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Showing posts with label Project BASED LIVELIHOOD — 2017. Show all posts
Showing posts with label Project BASED LIVELIHOOD — 2017. Show all posts

Saturday, 14 March 2020


                         PROjECT BASED LIVELIHOOD — 2017

“Dust Smoke …
And crowded streets
Between the noise
When four palms
And two pairs eyes
Then from behind the tree
Hide and peep
Fourteenth moon
Left speechless
And shimmering lights
That between the whole heart
Will run now!

“Is livelihood related to generating income for people only? Or do we also keep in mind the social and cultural aspects?

 Since being nominated as a partner in the Social Justice of the Central Government and still being nominated as a livelihood research assistant for nearly a year, I have always been associated with income generation only for livelihood. For me, the only way to see such a successful opportunity was that whether a person is earning enough money through any income generating activity. Currently, I am part of an initiative, where we encourage self-help groups (SHGs) in the villages of Raigad to train products like ragi laddoo, papad and chutney and they are trained in the market in Delhi and metropolis Help. It was started to stop the migration and provide livelihood opportunities within the village.
After working closely with Women’s Public Health Foundation in Madhya Pradesh, I have realized how each group is different from one another and even within groups, every person’s expectations change in the initiative. They have come together for the same goal but they have different needs and aspirations. The women we talk to regularly, they become the face for us. We work with them to promote encouragement, empowerment, training for self-confidence and identify ourselves as entrepreneurs. With many sessions, resource persons and exposure visits, we think we are doing our best and expect a similar result but are frustrated and sometimes irritated when things are done by us Are not there. nitially, it was difficult to find people interested in making products. When we formed the SHG and started working with them, I struggled to attract women because they were not already planned for sale.

It was difficult to understand why a woman is making more money by becoming part of this initiative, yet she will be ready to go to the brick kiln, where she will have toilets in the summer with her entire family including the children. Why would he go back to work in less money and is not ready to earn through a structured business model where he is also a boss. All of these questions came to me only recently when we came in contact with Ahwa in Gujarati. We visited some of the enterprises started by Self Help Groups, which are supported by the Aga Khan Rural Support Program (AKRSP). Most of them are involved in running a bakery, poultry farm or a hotel with minimal supervision from the organization. In conversation with AKRSP employee Mr. Harpreet Singh, I was curious to ask whether they had any difficulty in bringing women together or if many of them started them.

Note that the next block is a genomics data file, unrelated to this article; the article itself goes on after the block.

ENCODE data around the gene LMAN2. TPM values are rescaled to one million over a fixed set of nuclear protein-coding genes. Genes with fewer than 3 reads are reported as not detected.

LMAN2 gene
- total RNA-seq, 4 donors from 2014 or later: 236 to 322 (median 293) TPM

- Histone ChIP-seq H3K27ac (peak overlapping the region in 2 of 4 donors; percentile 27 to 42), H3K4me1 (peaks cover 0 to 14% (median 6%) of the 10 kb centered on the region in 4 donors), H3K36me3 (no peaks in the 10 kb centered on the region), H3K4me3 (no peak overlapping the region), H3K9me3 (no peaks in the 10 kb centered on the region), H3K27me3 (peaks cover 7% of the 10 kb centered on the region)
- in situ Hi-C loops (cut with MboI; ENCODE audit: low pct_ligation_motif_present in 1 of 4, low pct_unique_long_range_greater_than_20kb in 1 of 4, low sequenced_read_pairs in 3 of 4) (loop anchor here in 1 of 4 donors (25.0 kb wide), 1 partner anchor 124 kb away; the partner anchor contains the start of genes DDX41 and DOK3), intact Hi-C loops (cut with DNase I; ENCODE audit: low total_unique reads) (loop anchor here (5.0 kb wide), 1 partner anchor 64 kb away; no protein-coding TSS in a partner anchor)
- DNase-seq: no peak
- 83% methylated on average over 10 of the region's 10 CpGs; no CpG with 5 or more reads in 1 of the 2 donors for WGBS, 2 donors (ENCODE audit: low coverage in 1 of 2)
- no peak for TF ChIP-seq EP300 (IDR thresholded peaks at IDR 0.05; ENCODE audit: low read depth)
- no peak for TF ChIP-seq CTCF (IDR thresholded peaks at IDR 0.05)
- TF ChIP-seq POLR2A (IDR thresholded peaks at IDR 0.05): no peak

They told how they started, the processes they followed and gave importance, it was necessary for them and the family members of SHG to know, to understand how much they received from them and their socio-economic background can do. . When I thought of women in the context of which I am working with, I realized that we may have missed out much more than their names and villages.
With a little research and personal interaction, I came to know that most decisions are made by the family as a unit, especially the husband. In many cases, this is the husband who does not support the woman, or the family is not good to sell their products. Occasionally, the responsibilities of taking care of the work of the household, taking care of the children and dealing with the water crisis in the village starts to accompany him. As I thought it was not as simple and straight forward. Not only financially, there was a need for constant intervention at all levels.

    I had failed to realize complex interconnections and kept my mind on racking to better understand the SHG members in order to get into the business of making and selling food products.
    Google defines livelihood as ‘the means of achieving the necessities of life’ and therefore a broad understanding of people’s needs, backgrounds and aspirations is needed because it includes all aspects of their lives. Answering my own question at the beginning of this writing, I now feel that economic, social and cultural aspects play a big role in creating livelihood opportunities for people due to their high impact. It is important for people like me to spend a lot of time understanding, research, cooperation and adequate time with the community before planning a course of action. This seems like a basic pre-requisite for any project, but sometimes, to reach the goal quickly, we forget the necessary steps and leave it. In this way, the results remain long.